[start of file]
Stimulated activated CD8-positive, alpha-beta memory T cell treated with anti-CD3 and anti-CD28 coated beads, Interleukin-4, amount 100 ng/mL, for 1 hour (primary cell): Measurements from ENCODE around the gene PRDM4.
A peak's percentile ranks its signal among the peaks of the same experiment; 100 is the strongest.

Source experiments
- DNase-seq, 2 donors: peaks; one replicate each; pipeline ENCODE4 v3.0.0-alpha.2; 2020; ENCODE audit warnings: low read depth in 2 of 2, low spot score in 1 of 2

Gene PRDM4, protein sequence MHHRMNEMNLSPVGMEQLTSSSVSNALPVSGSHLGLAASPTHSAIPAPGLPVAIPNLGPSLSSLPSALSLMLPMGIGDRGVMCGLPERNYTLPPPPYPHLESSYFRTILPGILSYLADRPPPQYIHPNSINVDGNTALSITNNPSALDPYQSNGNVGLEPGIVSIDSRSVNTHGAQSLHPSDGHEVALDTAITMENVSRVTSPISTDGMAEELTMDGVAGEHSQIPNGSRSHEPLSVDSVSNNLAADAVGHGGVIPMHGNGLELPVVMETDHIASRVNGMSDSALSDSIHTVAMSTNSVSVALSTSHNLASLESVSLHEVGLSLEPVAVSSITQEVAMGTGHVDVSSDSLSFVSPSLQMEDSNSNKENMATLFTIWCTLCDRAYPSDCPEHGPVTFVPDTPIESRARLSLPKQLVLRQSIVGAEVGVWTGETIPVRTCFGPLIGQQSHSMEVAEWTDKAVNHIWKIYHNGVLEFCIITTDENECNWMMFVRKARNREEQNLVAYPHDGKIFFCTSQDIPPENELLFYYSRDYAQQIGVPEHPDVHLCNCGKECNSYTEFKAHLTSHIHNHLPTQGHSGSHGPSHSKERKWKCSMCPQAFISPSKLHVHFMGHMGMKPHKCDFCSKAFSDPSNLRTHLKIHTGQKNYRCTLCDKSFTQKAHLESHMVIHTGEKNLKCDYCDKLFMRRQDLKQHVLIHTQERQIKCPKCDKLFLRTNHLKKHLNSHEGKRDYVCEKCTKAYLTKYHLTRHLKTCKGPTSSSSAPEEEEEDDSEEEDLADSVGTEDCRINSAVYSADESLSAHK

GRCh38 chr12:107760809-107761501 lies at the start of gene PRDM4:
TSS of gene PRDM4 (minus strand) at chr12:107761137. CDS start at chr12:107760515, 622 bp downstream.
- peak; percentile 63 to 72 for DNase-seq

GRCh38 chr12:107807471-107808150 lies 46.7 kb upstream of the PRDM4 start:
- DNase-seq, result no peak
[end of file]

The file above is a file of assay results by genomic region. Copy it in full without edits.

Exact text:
Stimulated activated CD8-positive, alpha-beta memory T cell treated with anti-CD3 and anti-CD28 coated beads, Interleukin-4, amount 100 ng/mL, for 1 hour (primary cell): Measurements from ENCODE around the gene PRDM4.
A peak's percentile ranks its signal among the peaks of the same experiment; 100 is the strongest.

Source experiments
- DNase-seq, 2 donors: peaks; one replicate each; pipeline ENCODE4 v3.0.0-alpha.2; 2020; ENCODE audit warnings: low read depth in 2 of 2, low spot score in 1 of 2

Gene PRDM4, protein sequence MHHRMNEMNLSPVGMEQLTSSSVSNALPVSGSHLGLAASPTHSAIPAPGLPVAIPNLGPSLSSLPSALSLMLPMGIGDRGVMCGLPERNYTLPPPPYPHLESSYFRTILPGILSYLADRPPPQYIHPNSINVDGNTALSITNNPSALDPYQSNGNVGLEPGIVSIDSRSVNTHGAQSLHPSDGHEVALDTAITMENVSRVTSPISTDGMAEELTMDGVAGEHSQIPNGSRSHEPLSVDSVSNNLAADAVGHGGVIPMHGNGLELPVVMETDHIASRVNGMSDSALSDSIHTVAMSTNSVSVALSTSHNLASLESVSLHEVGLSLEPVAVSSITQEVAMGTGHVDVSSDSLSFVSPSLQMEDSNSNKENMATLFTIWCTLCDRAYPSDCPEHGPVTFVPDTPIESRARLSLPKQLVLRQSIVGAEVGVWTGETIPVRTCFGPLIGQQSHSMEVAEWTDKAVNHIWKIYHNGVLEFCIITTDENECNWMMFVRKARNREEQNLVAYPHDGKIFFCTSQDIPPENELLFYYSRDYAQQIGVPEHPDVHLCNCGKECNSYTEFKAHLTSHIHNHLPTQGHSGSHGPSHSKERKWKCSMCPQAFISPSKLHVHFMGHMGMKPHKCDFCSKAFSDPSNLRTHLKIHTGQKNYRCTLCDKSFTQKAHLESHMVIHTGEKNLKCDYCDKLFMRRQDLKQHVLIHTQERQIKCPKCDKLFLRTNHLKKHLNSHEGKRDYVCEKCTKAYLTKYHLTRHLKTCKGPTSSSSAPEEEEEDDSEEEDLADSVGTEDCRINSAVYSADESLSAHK

GRCh38 chr12:107760809-107761501 lies at the start of gene PRDM4:
TSS of gene PRDM4 (minus strand) at chr12:107761137. CDS start at chr12:107760515, 622 bp downstream.
- peak; percentile 63 to 72 for DNase-seq

GRCh38 chr12:107807471-107808150 lies 46.7 kb upstream of the PRDM4 start:
- DNase-seq, result no peak